Once on the ground, we ended up having to wait all day to get a flight to our forward operations base - Falcon (F.O.B. Falcon). It was only @ 20 - 30 miles away, but the trip is/was apparently a very dangerous one to make by ground vehicle. (Ironically, as I re-read this before finally sending it, I have found that this subject "trip" is a holiday compared to where I drive and work every day. Nevertheless, we continue…) And it can be as equally dangerous for the Chinook helicopters that do make the runs. That is why we had to wait all day until cover of darkness for the flight out. Obviously, that trip was made in complete blackout mode as well. We finally got to our battalion headquarters at @ midnight.
Our first order of business was a briefing from Command Sergeant Major Edward Coronado. He greeted us with the warmth that only a command sergeant major has. The briefing was full of "do’s" and "don’ts" - but mostly "don’ts." Lastly, he assigned us to our respective companies. I, along with Sgt. Daniel Casara, went to Delta Company. Upon arriving at our company T.O.C., (tactical operations center) we were met by our company’s 1SG, Ronald Lloyd, who made our platoon assignments. Casara, being an admin dude, was assigned to Headquarters Platoon - I went to 1st Platoon. My platoon sergeant was to be SFC Daryl Sombrero and my squad leader SSG Ken Roberts. Finally, at @ 3:00 a.m., I was able to hit my rack. Although CSM Coronado told us that we wouldn’t be going outside the wire on missions for at least a week, sometime that evening he had a change of heart with regard to at least a couple of us.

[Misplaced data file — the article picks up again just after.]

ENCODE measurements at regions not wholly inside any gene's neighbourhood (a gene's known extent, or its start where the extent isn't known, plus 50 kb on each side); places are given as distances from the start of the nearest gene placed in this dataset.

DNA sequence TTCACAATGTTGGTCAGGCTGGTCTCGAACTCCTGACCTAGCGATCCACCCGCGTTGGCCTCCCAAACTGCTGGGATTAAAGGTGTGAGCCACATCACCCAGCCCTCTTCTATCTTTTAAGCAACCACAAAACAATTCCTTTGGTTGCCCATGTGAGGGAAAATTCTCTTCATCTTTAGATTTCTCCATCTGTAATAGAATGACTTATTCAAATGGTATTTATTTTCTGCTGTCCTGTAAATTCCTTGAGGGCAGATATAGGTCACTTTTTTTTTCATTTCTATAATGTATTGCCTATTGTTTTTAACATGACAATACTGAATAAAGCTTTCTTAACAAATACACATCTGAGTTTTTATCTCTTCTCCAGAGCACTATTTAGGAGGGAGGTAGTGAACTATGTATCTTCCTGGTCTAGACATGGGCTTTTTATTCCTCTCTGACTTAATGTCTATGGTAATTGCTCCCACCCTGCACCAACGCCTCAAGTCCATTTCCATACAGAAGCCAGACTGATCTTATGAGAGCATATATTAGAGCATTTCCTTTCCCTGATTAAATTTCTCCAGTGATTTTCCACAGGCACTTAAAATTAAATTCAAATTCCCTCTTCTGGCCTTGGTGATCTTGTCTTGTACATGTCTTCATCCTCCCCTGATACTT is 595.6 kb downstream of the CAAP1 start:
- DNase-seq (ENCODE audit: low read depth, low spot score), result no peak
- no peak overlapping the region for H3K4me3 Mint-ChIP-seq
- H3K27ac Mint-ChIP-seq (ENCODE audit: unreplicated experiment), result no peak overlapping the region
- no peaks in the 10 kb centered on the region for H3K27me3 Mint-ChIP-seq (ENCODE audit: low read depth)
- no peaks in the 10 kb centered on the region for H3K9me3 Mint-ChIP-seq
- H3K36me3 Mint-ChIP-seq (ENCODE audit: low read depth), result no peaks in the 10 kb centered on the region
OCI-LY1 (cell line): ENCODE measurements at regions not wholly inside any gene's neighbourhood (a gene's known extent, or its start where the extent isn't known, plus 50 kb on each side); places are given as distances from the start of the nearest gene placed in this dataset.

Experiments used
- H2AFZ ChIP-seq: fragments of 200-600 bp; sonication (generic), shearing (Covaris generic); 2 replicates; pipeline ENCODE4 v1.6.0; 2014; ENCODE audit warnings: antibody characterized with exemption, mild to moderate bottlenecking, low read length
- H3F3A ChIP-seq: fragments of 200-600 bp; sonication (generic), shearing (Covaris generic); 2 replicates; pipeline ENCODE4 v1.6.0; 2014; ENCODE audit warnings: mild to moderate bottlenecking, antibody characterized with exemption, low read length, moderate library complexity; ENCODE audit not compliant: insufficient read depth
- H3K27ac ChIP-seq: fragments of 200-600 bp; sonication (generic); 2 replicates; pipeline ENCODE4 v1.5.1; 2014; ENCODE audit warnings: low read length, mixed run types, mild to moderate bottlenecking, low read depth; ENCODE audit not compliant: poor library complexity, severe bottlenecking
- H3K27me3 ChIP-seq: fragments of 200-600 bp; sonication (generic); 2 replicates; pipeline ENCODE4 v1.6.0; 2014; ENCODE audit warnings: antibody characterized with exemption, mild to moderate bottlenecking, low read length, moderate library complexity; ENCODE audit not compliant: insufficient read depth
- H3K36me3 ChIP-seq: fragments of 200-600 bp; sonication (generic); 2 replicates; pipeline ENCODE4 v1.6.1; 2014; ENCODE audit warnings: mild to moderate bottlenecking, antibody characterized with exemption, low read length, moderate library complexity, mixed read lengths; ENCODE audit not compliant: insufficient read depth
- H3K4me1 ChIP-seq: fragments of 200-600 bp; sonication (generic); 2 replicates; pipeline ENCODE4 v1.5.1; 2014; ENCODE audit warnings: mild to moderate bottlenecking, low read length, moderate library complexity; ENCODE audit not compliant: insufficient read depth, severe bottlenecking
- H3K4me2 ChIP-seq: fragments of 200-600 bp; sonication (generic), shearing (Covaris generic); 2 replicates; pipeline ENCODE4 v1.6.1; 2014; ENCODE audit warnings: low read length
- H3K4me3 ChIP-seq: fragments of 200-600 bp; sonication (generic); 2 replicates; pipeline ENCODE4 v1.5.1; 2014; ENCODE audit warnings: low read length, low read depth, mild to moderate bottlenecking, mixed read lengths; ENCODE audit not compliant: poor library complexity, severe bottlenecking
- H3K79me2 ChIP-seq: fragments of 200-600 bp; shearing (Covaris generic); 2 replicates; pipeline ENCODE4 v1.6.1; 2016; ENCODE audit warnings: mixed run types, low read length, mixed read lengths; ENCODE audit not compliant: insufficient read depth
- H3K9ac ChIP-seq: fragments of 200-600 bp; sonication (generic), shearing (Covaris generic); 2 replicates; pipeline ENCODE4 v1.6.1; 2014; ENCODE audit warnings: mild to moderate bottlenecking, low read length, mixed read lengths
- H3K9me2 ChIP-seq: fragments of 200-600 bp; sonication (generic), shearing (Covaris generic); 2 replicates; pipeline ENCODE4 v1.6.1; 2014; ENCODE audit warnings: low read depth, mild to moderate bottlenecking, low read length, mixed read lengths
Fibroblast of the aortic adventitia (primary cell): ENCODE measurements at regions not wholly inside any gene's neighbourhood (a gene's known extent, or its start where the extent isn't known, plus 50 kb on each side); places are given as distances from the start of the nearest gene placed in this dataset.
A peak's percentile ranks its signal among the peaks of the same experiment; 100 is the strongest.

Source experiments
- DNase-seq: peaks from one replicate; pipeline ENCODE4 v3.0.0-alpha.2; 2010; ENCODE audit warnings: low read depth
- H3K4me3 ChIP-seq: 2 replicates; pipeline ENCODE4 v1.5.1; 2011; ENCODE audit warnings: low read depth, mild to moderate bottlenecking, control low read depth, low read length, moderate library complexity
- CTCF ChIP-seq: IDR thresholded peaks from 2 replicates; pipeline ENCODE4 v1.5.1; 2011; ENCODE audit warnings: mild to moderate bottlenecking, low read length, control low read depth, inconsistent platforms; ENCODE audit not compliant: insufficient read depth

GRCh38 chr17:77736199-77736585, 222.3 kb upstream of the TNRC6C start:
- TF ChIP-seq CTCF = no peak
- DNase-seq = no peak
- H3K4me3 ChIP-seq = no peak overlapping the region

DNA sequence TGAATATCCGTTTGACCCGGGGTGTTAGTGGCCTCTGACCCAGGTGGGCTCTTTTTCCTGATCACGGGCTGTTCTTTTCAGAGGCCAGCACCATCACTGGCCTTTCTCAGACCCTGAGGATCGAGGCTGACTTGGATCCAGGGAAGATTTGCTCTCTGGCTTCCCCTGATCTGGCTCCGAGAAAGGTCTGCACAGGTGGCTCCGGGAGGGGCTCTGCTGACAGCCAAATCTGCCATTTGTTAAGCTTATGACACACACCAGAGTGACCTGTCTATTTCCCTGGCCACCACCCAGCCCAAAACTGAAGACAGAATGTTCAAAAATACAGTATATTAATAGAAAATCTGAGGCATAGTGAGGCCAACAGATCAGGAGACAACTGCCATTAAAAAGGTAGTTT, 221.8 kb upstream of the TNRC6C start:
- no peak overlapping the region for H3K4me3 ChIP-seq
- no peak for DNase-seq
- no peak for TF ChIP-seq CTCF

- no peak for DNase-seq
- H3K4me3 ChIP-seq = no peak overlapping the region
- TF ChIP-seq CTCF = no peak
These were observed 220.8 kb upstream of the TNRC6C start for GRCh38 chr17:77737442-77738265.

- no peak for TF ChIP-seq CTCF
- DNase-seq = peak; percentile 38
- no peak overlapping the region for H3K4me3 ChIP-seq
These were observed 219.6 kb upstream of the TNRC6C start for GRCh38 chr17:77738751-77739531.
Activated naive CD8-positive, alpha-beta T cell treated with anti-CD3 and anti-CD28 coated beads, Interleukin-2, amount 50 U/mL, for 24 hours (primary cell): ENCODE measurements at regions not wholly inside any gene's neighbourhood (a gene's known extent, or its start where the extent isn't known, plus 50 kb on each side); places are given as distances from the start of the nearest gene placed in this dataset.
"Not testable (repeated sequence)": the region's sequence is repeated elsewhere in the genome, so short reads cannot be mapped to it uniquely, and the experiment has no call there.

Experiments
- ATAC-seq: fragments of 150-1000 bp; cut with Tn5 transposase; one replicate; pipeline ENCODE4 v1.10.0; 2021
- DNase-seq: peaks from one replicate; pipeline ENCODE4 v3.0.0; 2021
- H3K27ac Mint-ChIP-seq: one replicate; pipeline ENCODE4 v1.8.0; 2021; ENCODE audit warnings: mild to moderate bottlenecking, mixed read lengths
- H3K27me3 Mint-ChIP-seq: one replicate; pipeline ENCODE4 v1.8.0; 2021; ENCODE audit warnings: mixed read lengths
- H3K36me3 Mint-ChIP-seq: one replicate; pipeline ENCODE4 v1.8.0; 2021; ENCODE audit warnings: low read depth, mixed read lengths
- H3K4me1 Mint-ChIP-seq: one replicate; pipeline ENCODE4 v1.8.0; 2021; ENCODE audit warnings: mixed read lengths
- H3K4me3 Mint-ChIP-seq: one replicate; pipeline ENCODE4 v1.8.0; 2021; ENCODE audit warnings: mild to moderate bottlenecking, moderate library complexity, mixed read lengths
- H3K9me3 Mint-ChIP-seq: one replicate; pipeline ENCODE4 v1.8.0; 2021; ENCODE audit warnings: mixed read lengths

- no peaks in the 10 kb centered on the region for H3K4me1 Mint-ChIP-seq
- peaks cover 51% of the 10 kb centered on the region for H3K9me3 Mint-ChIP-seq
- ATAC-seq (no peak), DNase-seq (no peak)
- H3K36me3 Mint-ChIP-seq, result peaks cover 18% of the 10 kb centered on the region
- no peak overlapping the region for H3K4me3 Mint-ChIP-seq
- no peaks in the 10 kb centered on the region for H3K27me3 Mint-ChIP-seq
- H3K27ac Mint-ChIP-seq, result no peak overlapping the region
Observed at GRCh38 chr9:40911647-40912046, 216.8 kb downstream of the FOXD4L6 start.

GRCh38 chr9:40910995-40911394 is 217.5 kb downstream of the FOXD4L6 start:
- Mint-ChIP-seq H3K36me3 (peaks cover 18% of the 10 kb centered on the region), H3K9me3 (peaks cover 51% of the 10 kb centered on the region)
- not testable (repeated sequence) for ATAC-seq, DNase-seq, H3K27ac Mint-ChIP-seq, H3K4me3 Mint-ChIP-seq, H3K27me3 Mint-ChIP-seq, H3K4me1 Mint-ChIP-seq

Late the next morning, I was told to be at a mission brief @ 1:00 p.m. I explained to them what the CSM had said. They told me that he had looked through everyone’s files and had determined that two of us were sufficiently squared away enough to immediately begin going out on missions. All the rest of the combat soldiers had to undergo a one week orientation course before they would be allowed outside the wire. (The non-combat soldiers simply wouldn’t be going out at all in the foreseeable future.) At two o’clock that afternoon, I was in a humvee headed out on my first combat patrol in Iraq. It would not go without action.